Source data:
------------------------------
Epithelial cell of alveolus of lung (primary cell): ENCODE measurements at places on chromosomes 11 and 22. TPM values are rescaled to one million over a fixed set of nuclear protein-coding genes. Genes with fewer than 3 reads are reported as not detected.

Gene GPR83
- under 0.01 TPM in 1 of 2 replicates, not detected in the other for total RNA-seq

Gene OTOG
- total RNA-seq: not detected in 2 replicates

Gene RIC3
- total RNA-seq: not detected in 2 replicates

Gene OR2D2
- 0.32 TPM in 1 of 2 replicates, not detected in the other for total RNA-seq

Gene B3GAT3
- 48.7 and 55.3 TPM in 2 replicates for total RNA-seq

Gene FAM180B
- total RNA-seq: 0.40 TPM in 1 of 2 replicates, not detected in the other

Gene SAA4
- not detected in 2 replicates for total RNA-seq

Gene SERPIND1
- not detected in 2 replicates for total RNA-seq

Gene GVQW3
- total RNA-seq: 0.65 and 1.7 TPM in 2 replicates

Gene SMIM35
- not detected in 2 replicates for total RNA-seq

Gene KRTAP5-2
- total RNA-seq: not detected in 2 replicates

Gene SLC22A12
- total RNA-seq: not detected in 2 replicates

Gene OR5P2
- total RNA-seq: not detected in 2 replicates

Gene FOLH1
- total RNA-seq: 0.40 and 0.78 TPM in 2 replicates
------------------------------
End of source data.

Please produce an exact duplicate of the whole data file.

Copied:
Epithelial cell of alveolus of lung (primary cell): ENCODE measurements at places on chromosomes 11 and 22. TPM values are rescaled to one million over a fixed set of nuclear protein-coding genes. Genes with fewer than 3 reads are reported as not detected.

Gene GPR83
- under 0.01 TPM in 1 of 2 replicates, not detected in the other for total RNA-seq

Gene OTOG
- total RNA-seq: not detected in 2 replicates

Gene RIC3
- total RNA-seq: not detected in 2 replicates

Gene OR2D2
- 0.32 TPM in 1 of 2 replicates, not detected in the other for total RNA-seq

Gene B3GAT3
- 48.7 and 55.3 TPM in 2 replicates for total RNA-seq

Gene FAM180B
- total RNA-seq: 0.40 TPM in 1 of 2 replicates, not detected in the other

Gene SAA4
- not detected in 2 replicates for total RNA-seq

Gene SERPIND1
- not detected in 2 replicates for total RNA-seq

Gene GVQW3
- total RNA-seq: 0.65 and 1.7 TPM in 2 replicates

Gene SMIM35
- not detected in 2 replicates for total RNA-seq

Gene KRTAP5-2
- total RNA-seq: not detected in 2 replicates

Gene SLC22A12
- total RNA-seq: not detected in 2 replicates

Gene OR5P2
- total RNA-seq: not detected in 2 replicates

Gene FOLH1
- total RNA-seq: 0.40 and 0.78 TPM in 2 replicates